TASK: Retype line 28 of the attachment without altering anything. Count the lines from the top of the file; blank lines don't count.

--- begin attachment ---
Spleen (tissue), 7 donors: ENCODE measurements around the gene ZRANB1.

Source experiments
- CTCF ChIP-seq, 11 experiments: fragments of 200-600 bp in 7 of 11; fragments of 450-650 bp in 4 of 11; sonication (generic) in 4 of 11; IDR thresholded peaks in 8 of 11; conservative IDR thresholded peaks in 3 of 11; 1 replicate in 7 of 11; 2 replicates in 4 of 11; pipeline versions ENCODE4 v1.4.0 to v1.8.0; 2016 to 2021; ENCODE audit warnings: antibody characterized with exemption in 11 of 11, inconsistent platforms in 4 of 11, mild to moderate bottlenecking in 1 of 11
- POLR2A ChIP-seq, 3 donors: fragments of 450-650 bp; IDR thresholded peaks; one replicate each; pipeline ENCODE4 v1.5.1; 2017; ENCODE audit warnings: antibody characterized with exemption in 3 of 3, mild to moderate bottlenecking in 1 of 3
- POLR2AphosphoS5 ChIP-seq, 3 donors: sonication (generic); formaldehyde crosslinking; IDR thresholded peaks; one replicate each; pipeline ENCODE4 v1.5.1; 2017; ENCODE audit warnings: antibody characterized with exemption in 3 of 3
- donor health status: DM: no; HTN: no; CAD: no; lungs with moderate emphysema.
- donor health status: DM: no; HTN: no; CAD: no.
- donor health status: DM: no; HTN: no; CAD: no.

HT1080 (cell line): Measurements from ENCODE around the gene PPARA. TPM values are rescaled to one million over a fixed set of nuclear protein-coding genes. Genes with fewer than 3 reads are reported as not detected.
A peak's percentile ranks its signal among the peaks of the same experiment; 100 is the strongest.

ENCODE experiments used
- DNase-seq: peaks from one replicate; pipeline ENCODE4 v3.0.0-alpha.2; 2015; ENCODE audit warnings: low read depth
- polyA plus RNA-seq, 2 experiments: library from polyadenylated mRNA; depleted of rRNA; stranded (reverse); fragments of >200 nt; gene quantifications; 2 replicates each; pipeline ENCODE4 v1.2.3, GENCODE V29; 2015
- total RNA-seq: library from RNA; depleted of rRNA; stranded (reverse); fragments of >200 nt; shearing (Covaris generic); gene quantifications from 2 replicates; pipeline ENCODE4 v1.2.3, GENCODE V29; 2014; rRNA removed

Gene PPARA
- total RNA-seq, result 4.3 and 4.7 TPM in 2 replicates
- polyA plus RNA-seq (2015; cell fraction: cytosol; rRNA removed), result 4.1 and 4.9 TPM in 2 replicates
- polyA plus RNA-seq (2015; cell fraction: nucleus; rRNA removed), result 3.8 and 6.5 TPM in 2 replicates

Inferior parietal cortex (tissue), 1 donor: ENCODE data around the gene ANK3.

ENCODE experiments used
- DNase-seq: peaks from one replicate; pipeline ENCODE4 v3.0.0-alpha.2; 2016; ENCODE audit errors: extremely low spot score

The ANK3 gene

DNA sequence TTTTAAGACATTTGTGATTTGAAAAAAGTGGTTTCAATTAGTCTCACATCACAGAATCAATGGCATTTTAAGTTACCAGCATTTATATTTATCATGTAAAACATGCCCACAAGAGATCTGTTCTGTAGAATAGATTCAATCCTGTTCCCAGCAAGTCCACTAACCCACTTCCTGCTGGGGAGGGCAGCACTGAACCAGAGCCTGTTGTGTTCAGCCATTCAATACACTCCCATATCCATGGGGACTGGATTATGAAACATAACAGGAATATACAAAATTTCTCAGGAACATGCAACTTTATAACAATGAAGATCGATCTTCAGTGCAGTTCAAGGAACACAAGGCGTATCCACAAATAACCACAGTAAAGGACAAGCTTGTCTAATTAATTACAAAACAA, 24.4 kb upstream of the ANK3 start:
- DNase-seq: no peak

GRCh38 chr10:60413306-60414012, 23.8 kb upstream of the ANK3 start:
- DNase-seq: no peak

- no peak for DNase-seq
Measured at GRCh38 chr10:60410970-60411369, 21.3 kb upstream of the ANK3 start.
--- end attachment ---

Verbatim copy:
Measured at GRCh38 chr10:60410970-60411369, 21.3 kb upstream of the ANK3 start.